When I was but a small child of 8 or 9, my parents got me a record player. It wasn’t a good one like they had downstairs in the lounge. It didn’t have separate speakers like theirs did. It wasn’t made of sleek ebony plastic like theirs was. Mine was so heavy it had to be puffed up the stairs by two full grown men and wheeled into my bedroom. The reason it was so heavy was that it was entirely encased in wood and came with its own trolley. It was basically furniture; a lightweight descendant of the full record-playing, drinks-cabinet sideboards of the seventies. It had a speaker somewhere inside that hammered out through holes drilled into the oak box it called a body.
It was ungainly but with that hulking great piece of audio bric-a-brac came my first taste of freedom. Until then, my experience of music had been whatever my parents had put on in the car. Now, I finally had control over my own audio environment and I used it to play some of the worst records I could lay my hands on. Driven mostly by a magpie-like obsession with double gate-fold 12-inch LPs and novelty pop, I amassed a modest collection of almost total dross. I can recall switching from The Birdy Song to various songs from something called Paint Your Wagon that we picked up from a car boot sale. My tastes would gradually improve and I spent many hours listening to a new copy of Now 21 which would bring the sort of enlightenment that only comes from a lyrical diet of Curtis Stigers and The Wonder Stuff.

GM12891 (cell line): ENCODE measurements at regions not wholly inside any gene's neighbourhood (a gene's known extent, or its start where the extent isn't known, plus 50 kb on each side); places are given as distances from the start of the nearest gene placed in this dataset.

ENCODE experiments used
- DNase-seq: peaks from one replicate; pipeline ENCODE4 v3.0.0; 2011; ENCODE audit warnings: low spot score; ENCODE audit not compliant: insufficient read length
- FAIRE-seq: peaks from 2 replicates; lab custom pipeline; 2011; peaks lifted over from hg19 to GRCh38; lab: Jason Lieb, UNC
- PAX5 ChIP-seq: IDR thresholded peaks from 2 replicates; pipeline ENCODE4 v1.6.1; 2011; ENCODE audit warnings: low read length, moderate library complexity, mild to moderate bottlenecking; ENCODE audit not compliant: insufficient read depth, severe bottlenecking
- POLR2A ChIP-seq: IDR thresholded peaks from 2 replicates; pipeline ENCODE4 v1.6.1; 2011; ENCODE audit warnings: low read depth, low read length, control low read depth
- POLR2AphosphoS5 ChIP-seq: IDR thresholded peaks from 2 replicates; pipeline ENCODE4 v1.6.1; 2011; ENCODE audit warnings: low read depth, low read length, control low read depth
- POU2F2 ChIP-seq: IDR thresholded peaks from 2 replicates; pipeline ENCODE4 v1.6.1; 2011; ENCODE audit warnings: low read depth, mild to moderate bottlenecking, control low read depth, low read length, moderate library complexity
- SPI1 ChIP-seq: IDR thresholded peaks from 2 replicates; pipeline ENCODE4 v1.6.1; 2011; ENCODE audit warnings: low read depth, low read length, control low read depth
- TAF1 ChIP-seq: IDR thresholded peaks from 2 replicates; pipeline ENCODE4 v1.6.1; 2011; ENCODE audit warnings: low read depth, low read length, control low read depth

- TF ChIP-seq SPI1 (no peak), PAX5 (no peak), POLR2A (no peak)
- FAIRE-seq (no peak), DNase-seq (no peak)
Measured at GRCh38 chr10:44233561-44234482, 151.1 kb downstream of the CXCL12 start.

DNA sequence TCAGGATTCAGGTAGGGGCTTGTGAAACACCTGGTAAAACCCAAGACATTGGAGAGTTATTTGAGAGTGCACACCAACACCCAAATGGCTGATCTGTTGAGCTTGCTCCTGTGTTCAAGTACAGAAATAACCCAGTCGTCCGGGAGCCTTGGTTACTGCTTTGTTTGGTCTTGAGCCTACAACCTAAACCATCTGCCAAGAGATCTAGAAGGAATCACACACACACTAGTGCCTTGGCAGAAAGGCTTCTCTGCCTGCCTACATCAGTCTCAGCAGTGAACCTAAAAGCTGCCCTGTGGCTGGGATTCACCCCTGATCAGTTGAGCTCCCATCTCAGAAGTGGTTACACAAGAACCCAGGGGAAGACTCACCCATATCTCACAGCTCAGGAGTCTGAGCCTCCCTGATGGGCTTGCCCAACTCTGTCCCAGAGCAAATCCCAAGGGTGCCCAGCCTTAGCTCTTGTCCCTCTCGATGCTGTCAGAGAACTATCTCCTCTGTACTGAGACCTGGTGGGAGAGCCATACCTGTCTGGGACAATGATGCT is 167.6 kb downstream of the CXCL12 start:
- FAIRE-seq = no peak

Like the wooden record-playing trolley, the personal stereo would eventually be consigned to the back of the cupboard when I received my first ‘portable compact disc player’. Again, the rich kids had ‘Discmans’ but mine was second-hand, skipped a lot and probably had the word Goodmans emblazoned on the lid. I would spend my weekends trawling the mall for CD singles of Oasis and terrible (but very reasonably priced) 12 disc jungle compilation albums. Be assured, no-one needs that much M Beat feat General Levy.
I would eventually go on to spend my teenage years listening to CDs, my twenties spending hours downloading MP3s off AudioGalaxy, and Napster over a 56.6kpbs internet connection until eventually arriving at the blistering technological future where every song is available as quick as you can think of it. Even now I’m listening to Now 21 on Spotify, having thought of it whilst writing this.
But before all those technological miracles, those pieces of simple technology helped widen my understanding of the world. The audio sideboard, the ‘walkman’ and the ‘discman’ were connections to something bigger than myself. I could use them to capture pieces of the world and hold onto them to experience as much as I wanted.
They weren’t working alone. They would have been working in constant collaboration with my Sega MegaDrive, my Nintendo GameBoy and, in the living room, the ‘big telly’ (it was our only telly).
These pieces of technology shaped my childhood like lenses in a pair of glasses. I was a quiet nerdy child that lived in a remote village farm with very few neighbours so I interpreted the world through the media I could get my hands on, whether that was watching Going Live with Sarah Green and Philip Schofield or playing Castle of Illusion.